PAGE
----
From a technical standpoint, the model is a decoder-only variant of a Transformer model, consisting of a stack of Transformer blocks followed by a linear layer and softmax that predict the probability that each word in the model’s vocabulary is the next token in a sequence. Each transformer block is composed of a Multi-Head Casual Self Attention layer, a linear layer, layer normalizations, and residual connections. This architecture can be thought of as a “general-purpose differential computer” that is both efficient (transformers enable high parallelism of computation) and optimizable (via backpropagation).
The research community recently took a few steps forward in the development of language models. GPT-family models are trained to complete the input text rather than follow the user’s instructions. To make the models generate more sensible outputs in response to user instructions, as well as to make them more truthful and less toxic, the authors opted for the inclusion of human feedback in the process of training the model. This technique, called Reinforcement Learning from Human Feedback (RLHF) is so interesting that we decided to devote a whole blog post to describing it in detail – feel free to read more about it here!
The application of this technique has resulted in new iterations of the models, such as InstructGPT  and ChatGPT . The latter was the subject of massive attention from the public, even outside of the AI world itself. ChatGPT created a stir in the media, mostly because of its availability and API that allows everyone to use it directly .
With just a couple of commands, ChatGPT can prove its ability to interact with a human by producing a well-tailored resume, playing a game of chess, or writing a part of compilable code. It also acts as an information distiller, providing a comprehensive yet concise summary of a given subject.
OpenAI recently enabled ChatGPT API access under the name gpt-3.5-turbo. It’s a GPT-3.5 model optimized for the chat that costs one-tenth the price of the best previously available model. More information on that can be found here.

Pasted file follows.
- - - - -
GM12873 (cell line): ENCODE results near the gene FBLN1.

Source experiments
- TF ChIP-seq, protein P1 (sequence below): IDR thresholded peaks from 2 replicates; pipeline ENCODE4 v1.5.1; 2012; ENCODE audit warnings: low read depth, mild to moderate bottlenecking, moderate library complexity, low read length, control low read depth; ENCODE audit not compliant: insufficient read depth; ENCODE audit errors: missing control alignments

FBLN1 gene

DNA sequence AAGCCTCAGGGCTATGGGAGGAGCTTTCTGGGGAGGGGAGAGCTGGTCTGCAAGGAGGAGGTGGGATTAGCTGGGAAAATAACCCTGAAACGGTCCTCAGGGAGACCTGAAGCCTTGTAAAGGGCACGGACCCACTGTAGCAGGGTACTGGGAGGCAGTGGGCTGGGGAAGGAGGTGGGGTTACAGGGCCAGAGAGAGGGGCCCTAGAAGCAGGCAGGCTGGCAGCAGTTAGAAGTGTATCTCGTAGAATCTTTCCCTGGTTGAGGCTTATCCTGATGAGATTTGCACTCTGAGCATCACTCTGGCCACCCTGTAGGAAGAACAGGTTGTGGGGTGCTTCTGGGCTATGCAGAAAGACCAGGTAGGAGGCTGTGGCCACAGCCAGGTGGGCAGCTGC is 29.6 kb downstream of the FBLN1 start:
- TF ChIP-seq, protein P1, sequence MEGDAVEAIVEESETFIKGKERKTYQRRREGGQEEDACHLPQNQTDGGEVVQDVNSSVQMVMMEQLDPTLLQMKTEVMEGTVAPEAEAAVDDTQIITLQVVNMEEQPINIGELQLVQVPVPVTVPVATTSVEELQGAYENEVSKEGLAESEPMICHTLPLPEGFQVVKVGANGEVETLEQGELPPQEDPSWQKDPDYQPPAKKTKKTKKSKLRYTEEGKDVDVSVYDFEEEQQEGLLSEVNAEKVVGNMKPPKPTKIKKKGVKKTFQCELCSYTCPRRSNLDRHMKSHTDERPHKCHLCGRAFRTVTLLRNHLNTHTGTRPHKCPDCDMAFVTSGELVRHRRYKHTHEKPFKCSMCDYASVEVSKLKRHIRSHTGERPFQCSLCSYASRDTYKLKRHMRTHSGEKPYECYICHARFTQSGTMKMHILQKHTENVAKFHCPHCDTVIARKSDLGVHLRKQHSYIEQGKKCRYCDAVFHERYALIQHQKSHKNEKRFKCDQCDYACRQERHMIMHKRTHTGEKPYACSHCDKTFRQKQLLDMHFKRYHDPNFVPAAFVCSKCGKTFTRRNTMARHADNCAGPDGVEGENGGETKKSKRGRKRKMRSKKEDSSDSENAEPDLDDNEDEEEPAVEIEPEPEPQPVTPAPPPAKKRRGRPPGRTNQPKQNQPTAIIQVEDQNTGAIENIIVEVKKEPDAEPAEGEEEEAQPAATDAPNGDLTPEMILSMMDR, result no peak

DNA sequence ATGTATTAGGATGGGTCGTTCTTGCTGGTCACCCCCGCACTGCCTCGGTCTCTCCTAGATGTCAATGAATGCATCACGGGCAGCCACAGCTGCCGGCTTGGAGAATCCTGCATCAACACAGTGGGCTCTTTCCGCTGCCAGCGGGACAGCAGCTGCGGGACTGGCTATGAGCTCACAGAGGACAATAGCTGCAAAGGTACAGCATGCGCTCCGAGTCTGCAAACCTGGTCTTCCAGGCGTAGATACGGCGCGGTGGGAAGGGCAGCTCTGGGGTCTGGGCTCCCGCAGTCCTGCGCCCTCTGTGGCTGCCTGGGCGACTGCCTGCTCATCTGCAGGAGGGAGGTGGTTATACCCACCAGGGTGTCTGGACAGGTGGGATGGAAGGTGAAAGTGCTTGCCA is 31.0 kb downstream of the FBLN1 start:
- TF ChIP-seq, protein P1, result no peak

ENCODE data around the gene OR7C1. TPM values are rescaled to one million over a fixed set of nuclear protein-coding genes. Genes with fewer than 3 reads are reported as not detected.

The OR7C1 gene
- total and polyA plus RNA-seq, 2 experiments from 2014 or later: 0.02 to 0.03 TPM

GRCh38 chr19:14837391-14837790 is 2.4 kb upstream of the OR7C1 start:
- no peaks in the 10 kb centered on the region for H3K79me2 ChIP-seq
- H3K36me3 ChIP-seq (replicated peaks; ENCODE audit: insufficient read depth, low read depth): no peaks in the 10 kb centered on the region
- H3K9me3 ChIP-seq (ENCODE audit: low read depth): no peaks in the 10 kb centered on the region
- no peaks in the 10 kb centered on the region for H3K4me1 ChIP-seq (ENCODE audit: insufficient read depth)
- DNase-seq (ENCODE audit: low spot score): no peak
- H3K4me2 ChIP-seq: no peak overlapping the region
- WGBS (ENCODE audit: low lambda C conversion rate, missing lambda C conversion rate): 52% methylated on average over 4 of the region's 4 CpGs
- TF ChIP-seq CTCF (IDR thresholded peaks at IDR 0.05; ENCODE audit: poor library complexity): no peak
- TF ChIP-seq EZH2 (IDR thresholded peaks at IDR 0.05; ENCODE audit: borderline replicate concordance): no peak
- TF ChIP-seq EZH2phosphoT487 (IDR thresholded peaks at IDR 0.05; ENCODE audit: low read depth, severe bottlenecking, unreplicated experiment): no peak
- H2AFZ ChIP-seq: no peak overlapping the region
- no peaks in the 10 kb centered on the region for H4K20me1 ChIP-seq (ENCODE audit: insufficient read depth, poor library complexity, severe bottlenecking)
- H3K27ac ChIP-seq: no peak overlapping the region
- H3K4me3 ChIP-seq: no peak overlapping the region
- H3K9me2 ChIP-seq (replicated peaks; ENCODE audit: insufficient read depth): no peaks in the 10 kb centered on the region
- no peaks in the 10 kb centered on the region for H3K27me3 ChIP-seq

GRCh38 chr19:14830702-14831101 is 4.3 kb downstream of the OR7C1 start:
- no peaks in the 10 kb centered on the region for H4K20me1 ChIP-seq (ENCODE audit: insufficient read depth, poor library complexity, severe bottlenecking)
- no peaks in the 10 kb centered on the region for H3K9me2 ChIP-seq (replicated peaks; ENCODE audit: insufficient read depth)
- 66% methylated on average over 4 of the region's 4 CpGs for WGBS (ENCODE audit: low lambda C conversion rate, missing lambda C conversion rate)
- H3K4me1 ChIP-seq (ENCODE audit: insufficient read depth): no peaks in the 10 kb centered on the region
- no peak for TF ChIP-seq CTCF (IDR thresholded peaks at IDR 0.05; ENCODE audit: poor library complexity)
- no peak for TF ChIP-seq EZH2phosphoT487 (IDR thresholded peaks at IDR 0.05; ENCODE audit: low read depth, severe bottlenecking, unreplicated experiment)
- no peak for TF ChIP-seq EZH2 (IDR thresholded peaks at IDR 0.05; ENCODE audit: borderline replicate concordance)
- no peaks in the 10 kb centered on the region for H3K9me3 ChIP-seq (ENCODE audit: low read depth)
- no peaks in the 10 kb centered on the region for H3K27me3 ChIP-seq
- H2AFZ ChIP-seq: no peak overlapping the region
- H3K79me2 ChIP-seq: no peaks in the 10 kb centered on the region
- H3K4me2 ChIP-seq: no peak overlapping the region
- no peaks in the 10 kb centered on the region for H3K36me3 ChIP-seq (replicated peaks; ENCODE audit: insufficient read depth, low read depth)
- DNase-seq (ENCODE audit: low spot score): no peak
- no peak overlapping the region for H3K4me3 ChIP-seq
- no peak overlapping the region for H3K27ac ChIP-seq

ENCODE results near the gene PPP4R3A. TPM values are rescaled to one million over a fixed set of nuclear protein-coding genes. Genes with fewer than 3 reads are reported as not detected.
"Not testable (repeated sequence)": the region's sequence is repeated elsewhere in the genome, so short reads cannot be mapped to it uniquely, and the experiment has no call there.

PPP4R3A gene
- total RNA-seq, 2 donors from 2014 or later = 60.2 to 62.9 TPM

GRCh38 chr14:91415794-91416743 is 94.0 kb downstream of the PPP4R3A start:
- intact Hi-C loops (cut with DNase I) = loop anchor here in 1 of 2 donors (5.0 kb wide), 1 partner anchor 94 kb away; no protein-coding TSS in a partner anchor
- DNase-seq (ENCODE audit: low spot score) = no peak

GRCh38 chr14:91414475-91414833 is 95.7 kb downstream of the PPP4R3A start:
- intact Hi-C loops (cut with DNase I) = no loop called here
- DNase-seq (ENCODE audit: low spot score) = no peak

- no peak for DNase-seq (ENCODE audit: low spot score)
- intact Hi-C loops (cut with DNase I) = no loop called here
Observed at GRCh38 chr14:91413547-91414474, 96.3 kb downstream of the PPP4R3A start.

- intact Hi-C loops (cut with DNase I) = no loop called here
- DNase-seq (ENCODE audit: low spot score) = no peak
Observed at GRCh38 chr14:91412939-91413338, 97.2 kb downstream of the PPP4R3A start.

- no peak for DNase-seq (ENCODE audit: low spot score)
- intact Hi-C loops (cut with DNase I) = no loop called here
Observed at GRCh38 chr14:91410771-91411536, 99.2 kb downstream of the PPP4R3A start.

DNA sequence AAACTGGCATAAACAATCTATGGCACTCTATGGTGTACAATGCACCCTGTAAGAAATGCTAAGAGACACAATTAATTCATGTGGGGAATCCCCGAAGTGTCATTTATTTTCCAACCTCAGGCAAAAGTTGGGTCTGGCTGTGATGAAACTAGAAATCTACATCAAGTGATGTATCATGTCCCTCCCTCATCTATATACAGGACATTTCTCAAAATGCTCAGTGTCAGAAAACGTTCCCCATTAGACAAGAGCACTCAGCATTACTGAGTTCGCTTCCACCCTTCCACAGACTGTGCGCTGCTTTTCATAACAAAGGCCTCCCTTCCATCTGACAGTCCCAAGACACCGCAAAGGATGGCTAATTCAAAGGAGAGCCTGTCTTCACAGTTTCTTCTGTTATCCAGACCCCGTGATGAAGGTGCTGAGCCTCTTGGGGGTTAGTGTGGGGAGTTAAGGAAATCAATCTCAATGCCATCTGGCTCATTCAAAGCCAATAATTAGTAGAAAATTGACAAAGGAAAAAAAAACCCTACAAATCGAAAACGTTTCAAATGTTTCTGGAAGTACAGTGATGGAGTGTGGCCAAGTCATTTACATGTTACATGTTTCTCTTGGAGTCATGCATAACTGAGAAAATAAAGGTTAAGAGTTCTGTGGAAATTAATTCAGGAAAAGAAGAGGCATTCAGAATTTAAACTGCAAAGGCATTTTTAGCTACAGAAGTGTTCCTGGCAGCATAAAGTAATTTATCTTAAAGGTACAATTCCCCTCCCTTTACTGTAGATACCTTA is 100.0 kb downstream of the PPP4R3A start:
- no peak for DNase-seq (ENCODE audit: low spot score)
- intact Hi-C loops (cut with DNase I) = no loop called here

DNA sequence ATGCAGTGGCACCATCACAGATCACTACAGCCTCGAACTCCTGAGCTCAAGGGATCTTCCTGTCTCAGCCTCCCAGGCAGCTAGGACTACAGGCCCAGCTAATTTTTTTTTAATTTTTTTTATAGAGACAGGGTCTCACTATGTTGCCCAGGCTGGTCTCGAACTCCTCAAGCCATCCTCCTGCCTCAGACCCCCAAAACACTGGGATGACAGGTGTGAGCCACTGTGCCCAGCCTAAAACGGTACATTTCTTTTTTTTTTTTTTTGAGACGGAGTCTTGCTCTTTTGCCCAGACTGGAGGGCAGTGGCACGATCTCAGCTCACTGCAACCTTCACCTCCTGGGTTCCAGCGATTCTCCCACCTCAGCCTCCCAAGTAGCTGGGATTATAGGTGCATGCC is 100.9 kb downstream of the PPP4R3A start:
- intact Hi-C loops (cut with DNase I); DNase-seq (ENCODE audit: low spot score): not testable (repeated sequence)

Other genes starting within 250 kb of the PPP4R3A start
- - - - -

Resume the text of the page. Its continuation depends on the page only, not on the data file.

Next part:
In spite of the fact that such developments are clearly ground-breaking, there seems to be a long way to go for it to become standard for general NLP purposes. Current studies prove that even though the model is impressive given its do-it-all ability, it is underperforming compared to existing state-of-the-art solutions for NLP tasks. For instance, in the recently published paper by J. Kocon et al., ChatGPT seems to be yielding worse results than the current best models in all of the 25 different NLP tasks that were tested in the publication . Anyone who has used the model for a bit longer could notice its limitations, such as the fact that it lacks knowledge of recent events.
We are eager to observe further development in this area of AI. Ideas to make the model better and more versatile seem to be never-ending and the results are already looking very promising.
- Semi-supervised Sequence Learning, Andrew M. Dai, Quoc V. Le, 2015
- BERT: Pre-training of Deep Bidirectional Transformers for Language Understanding, Jacob Devlin et al., 2018
- Improving Language Understanding by Generative Pre-Training, Alec Radford et al., 2018
- Language Models are Unsupervised Multitask Learners, Alec Radford et al., 2019
- Language Models are Few-Shot Learners, Tom B. Brown et al., 2020
- Attention Is All You Need, Ashish Vaswani et al., 2017
- LaMDA blogpost, Eli Collins, Zoubin Ghahramani, 2021
- Scaling Language Models: Methods, Analysis & Insights from Training Gopher, Jack W. Rae, 2022
- Transformer Models: an Introduction and Catalog, Xavier Amatriain, 2023
- GPT in 60 Lines of NumPy, Jay Mody, 2023
- Training language models to follow instructions with human feedback, Long Ouyang et al., 2022
- ChatGPT: Jack of all trades, master of none, Jan Kocon et al., 2023